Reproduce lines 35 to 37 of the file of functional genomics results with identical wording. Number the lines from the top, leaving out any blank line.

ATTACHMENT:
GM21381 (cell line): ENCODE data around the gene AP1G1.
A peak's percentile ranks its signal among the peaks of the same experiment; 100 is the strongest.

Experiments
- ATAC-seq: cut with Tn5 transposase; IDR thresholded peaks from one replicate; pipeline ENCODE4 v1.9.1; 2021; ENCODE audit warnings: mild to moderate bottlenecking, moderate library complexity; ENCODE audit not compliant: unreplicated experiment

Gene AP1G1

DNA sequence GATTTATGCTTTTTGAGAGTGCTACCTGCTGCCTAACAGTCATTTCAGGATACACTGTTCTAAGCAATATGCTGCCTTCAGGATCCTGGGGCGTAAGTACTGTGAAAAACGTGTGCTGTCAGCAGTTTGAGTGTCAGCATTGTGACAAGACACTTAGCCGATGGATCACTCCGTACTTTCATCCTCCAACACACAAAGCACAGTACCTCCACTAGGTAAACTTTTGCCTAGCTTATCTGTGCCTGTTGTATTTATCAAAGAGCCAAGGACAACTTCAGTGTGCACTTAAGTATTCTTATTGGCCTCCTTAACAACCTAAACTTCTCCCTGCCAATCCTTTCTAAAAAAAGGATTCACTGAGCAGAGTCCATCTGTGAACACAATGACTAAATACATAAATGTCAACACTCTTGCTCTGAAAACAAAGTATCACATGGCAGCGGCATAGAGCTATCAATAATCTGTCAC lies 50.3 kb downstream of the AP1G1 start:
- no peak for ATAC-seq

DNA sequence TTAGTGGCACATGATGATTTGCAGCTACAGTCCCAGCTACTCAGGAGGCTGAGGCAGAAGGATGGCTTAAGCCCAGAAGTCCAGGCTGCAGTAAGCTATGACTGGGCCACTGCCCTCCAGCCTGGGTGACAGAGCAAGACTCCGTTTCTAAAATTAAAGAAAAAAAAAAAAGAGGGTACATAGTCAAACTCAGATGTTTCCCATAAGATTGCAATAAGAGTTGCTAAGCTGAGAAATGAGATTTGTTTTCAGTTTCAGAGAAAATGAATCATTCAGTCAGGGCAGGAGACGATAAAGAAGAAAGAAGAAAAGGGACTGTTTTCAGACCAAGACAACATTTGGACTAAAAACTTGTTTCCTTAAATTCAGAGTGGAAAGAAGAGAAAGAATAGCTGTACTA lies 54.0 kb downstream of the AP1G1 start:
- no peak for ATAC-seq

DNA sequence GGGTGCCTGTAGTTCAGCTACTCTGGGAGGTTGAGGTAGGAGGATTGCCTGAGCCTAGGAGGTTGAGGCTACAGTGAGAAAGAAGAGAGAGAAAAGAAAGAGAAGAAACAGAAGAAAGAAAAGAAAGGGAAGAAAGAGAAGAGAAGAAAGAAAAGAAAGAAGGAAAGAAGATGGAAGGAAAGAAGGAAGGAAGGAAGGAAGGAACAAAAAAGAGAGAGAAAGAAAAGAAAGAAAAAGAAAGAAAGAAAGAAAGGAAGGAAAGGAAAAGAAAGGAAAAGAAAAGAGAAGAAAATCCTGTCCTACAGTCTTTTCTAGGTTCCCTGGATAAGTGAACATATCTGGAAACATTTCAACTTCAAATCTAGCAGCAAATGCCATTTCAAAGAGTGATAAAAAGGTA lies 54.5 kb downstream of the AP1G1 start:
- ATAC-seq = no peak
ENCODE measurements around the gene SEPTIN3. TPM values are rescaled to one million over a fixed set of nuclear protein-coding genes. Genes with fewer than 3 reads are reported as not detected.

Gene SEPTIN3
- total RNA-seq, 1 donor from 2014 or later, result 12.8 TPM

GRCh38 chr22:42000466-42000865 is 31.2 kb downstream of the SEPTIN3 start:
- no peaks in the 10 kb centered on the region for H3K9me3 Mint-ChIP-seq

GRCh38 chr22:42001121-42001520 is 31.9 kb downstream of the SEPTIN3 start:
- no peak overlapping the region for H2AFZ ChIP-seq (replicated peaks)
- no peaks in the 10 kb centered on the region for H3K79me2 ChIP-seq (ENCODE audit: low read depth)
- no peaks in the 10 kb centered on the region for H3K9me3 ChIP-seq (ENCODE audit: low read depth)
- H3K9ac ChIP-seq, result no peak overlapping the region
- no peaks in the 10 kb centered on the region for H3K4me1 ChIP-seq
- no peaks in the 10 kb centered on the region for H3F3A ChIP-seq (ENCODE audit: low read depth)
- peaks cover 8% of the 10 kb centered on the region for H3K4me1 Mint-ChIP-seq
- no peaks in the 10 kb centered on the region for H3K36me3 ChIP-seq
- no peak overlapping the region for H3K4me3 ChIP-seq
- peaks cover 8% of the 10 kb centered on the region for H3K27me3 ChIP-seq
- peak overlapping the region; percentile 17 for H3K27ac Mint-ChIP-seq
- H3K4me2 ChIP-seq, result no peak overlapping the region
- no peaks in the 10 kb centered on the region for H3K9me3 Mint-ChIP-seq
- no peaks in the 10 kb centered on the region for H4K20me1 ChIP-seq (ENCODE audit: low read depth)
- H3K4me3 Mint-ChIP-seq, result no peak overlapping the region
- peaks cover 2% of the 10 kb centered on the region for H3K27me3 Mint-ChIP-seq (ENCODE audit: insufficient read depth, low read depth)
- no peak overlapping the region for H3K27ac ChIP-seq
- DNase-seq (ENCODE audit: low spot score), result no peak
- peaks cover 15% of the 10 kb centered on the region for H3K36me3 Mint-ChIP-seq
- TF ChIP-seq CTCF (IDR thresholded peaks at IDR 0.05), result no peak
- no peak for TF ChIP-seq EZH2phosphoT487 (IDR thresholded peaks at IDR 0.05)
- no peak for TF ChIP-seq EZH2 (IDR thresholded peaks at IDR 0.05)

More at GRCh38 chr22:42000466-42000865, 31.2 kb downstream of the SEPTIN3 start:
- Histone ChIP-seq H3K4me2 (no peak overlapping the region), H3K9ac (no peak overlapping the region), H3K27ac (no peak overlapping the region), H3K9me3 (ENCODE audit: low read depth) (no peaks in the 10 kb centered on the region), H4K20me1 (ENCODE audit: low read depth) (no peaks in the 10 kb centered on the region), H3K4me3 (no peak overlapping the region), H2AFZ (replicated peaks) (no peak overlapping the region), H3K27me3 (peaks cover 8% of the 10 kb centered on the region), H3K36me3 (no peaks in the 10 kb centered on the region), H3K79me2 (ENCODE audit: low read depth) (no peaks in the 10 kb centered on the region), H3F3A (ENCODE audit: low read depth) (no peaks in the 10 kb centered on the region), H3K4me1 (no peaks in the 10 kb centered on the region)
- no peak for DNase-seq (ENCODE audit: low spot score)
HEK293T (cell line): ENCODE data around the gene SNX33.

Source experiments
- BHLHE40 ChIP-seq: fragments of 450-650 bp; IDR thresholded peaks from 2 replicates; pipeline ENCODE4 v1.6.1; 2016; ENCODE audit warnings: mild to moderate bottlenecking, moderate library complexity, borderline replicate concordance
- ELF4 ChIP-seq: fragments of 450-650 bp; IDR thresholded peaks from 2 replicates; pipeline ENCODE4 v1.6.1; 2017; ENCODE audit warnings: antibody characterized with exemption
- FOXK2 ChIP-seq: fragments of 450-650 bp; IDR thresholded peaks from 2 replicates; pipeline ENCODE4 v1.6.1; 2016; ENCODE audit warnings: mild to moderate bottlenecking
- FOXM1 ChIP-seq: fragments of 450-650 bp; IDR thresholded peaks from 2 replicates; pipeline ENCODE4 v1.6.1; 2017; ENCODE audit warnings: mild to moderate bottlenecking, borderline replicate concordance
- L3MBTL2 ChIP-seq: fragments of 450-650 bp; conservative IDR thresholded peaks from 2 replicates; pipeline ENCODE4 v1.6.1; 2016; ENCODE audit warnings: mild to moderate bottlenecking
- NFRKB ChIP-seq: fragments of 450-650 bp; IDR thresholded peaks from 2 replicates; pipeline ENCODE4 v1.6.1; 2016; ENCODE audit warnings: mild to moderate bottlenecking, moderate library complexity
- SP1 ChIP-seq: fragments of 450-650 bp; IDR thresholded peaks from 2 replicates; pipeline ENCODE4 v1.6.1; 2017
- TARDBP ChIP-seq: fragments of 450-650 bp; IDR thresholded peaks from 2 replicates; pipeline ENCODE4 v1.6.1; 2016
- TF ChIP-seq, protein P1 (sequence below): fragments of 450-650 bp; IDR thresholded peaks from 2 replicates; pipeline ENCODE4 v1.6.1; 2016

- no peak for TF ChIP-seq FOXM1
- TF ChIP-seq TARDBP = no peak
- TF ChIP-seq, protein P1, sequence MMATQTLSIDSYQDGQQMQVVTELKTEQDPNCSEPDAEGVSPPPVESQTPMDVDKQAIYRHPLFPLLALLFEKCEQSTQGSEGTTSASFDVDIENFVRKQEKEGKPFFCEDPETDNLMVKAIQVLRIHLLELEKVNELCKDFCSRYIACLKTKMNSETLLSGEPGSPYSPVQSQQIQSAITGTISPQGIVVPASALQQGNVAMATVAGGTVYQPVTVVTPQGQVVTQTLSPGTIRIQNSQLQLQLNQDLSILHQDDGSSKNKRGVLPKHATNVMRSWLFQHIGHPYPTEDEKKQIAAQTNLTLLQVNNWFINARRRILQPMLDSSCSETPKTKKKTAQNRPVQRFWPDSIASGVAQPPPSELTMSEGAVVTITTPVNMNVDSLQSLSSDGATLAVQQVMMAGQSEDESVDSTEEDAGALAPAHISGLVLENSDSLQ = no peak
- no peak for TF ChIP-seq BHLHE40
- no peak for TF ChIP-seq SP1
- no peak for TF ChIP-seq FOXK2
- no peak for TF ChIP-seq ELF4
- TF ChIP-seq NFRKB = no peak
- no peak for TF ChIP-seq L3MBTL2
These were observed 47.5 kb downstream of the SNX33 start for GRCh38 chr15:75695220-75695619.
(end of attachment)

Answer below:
- DNase-seq (ENCODE audit: low spot score), result no peak
- peaks cover 15% of the 10 kb centered on the region for H3K36me3 Mint-ChIP-seq
- TF ChIP-seq CTCF (IDR thresholded peaks at IDR 0.05), result no peak